DOÑA ANA COUNTY – A hospital administrator who stopped to render aid at a crash scene was killed in a chain-reaction pileup Wednesday night on a dimly lit portion of westbound U.S. Highway 70.
Lorenza Nuñez, the patient-centered medical home administrator at MountainView Regional Medical Center, was driving her 2007 Chrysler sport utility vehicle into Las Cruces when she happened upon a 2001 Pontiac Grand Am stopped in the middle of the westbound left lane, it’s front facing oncoming traffic. The Pontiac’s lights weren’t on, creating a dangerous situation for anyone driving US 70 that night.
The Pontiac became disabled for unknown reasons about 8 p.m. near US 70 mile marker 158, between the exits to Brahman Road and Holman/Dunn roads. The speed limit is 65 and lighting is sparse on that portion of the highway.
Nuñez parked her Chrysler in front of the Pontiac and turned on her emergency lights, said Timothy “T.J.” Cohee, who had been following the Pontiac and was a first responder to the initial crash.
Cohee, along with two other bystanders, had already gotten the thee girls inside the Pontiac to safety when Nuñez showed up on scene.
“(She) parked in front of the disabled vehicle to give it more light and more visibility from preventing anyone from crashing into it,” Cohee recalls. “She then exited her vehicle and attempted to flag people off of her vehicle with her cell phone light.”
Cohee said minutes earlier he tried to use his cell phone to do the same and realized it wasn’t helping to slow oncoming traffic.
“I asked her to get back in her vehicle or get on the shoulder with the rest of us and unfortunately, she didn’t,” Cohee said.
Seconds later, a 2012 Jeep crashed into the stopped vehicles, followed by a Nissan Maxima and then a 1991 Dodge Dually pulling a horse trailer.
“The horse trailer went sideways, and she had nowhere to go,” Cohee said.
Authorities said Nuñez died at the scene. She was 51.
“It’s the community’s loss, we are very saddened,” said Ben Woods, a spokesman for MountainView, where Nuñez was employed.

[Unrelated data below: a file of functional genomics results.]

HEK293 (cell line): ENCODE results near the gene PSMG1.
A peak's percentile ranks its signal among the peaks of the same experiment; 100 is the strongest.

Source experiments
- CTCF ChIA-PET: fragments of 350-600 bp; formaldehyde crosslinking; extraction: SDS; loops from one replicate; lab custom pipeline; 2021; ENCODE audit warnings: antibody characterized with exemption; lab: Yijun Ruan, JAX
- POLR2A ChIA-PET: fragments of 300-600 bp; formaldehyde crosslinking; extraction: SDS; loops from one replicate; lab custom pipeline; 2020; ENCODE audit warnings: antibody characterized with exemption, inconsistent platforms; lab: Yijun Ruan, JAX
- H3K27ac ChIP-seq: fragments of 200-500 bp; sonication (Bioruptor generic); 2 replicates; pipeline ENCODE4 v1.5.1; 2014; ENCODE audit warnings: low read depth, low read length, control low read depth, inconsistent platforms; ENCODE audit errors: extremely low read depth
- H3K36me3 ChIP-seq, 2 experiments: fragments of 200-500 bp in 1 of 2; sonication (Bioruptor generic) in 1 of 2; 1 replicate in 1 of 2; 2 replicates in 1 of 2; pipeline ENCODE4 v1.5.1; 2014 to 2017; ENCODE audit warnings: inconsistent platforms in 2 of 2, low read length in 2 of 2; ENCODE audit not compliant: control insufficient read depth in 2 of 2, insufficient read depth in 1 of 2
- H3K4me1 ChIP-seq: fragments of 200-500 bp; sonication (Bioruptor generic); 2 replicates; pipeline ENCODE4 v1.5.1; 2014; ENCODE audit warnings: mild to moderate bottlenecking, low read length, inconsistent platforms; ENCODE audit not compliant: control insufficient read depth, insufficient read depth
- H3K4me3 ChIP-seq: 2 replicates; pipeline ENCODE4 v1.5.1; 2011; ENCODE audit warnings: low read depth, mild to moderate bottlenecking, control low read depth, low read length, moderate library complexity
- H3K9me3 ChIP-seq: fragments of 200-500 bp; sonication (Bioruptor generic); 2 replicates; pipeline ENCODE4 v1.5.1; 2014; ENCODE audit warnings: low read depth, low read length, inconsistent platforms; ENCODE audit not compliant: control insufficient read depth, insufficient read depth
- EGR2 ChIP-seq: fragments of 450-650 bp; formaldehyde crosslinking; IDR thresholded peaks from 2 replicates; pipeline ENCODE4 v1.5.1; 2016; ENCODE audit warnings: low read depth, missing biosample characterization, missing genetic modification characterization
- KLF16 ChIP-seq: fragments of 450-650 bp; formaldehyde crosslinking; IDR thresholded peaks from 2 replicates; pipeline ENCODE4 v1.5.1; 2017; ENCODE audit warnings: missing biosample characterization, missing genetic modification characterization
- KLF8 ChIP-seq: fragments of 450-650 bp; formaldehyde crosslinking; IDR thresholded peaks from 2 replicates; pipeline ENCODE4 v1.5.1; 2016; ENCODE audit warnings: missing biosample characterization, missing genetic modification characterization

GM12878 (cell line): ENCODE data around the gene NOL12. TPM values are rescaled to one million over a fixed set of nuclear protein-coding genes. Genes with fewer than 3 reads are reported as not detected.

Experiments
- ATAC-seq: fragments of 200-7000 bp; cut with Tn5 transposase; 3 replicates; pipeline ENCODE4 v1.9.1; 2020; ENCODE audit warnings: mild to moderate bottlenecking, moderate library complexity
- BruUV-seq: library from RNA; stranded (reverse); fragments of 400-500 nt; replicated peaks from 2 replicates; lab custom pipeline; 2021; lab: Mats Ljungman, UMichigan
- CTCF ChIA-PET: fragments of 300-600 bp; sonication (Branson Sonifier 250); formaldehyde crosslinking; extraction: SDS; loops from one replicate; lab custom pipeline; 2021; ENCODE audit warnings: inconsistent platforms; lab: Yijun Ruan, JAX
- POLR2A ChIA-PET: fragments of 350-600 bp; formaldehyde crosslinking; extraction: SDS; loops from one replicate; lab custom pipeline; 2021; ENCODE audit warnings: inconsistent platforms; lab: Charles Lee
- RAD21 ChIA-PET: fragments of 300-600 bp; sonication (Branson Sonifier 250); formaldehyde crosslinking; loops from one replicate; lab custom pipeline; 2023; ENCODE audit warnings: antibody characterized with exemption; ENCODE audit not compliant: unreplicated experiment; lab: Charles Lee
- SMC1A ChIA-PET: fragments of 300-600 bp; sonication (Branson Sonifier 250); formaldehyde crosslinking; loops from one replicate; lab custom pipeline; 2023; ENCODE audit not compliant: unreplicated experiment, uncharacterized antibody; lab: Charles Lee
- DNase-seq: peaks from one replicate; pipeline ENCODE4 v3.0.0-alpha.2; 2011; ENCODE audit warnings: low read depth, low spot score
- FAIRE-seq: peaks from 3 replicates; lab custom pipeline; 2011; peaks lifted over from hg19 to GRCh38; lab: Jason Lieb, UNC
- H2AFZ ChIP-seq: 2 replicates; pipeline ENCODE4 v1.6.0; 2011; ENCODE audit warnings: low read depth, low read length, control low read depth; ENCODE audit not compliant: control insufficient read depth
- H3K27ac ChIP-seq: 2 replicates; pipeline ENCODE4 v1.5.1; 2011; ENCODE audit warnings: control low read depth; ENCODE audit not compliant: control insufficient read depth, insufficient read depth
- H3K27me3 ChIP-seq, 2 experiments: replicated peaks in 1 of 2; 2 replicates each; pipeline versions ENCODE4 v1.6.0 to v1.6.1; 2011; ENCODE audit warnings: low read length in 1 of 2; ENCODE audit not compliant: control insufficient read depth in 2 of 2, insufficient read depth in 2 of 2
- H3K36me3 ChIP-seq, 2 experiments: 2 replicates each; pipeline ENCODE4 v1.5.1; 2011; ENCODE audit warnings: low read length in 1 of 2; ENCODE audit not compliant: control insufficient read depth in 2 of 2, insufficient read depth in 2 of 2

As the PCMH administrator, Nuñez worked closely with patients to help them navigate the sometimes confusing primary care system.
The initial crash
The 16-year-old female driving the Pontiac has been charged with driving while under the influence of an intoxicating drug and careless driving.
Cohee, who was driving a motorcycle, said he was about a half-mile behind the Pontiac when he saw the vehicle in distress. Cohee said he assumed one of the Pontiac’s tires blew because he saw sparks “flying everywhere.”
“From my vantage point they did a 180 and hit the left side of the median on the left lane,” he said. “The vehicle was facing opposing traffic and I almost hit it.”
Cohee, who used to be a military police officer, pulled his motorcycle off to the side of the road and attempted to help. He said an SUV with a couple inside also pulled over.
“The gentleman in the SUV, and I, got out and we were trying to wave off cars with our cell phone lights which was ineffective,” Cohee said. “I almost got hit about four times because we were still getting the girls out of the car.”
Cohee said the female passenger of the SUV assisted the three teenage girls out of the vehicle and got them out of harm’s way.
“At that point I deemed it unsafe to be in that area. I called 911 right away and about two to three minutes after we all cleared, it was just the red Pontiac Grand Am sitting on the road,” Cohee said.
That’s when Nuñez stopped, but not on the side of the road. She stopped directly in front of the Pontiac.
“She was trying her best to help out the best way she knew how. It may have not been the safest way, but she was trying,” Cohee said.
New Mexico State Police, the investigating agency, report “the dark road and no lighting” are believed to have been contributing factors in the crash.
Police said the three girls in the Pontiac, the driver of the Jeep, as well as the driver and three passengers in the Dodge were all uninjured. The driver and passenger in the Nissan and an additional passenger from the Dodge were transported to area hospitals for injuries not believed to be life threatening. The horse in the trailer was uninjured.
Police said seat belts were properly used by everyone except the passenger in the Nissan Maxima.
The incident remains under investigation.
It’s the second fatal crash in the area in a matter of days.
Ronald Vanzant, 24, of White Sands, was killed in a crash that happened about 5:48 p.m. Saturday at US 70 eastbound and the Brahman Road exit.
Vanzant was driving a 2005 Yamaha east on US 70 “at an excessive rate of speed,” police report, when the motorcycle sideswiped a Ford Fusion also headed east. Police said Vanzant lost control of motorcycle and went off the roadway.
Jacqueline Devine can be reached at 575-541-5476, firstname.lastname@example.org or @JackieIsDevine on Twitter.
©2019 the Las Cruces Sun-News (Las Cruces, N.M.)
Visit the Las Cruces Sun-News (Las Cruces, N.M.) at www.lcsun-news.com
Distributed by Tribune Content Agency, LLC.